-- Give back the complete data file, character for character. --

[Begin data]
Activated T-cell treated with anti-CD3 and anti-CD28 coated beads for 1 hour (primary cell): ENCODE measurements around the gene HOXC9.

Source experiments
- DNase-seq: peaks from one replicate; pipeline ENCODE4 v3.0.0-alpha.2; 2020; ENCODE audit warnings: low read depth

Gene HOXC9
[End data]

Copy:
Activated T-cell treated with anti-CD3 and anti-CD28 coated beads for 1 hour (primary cell): ENCODE measurements around the gene HOXC9.

Source experiments
- DNase-seq: peaks from one replicate; pipeline ENCODE4 v3.0.0-alpha.2; 2020; ENCODE audit warnings: low read depth

Gene HOXC9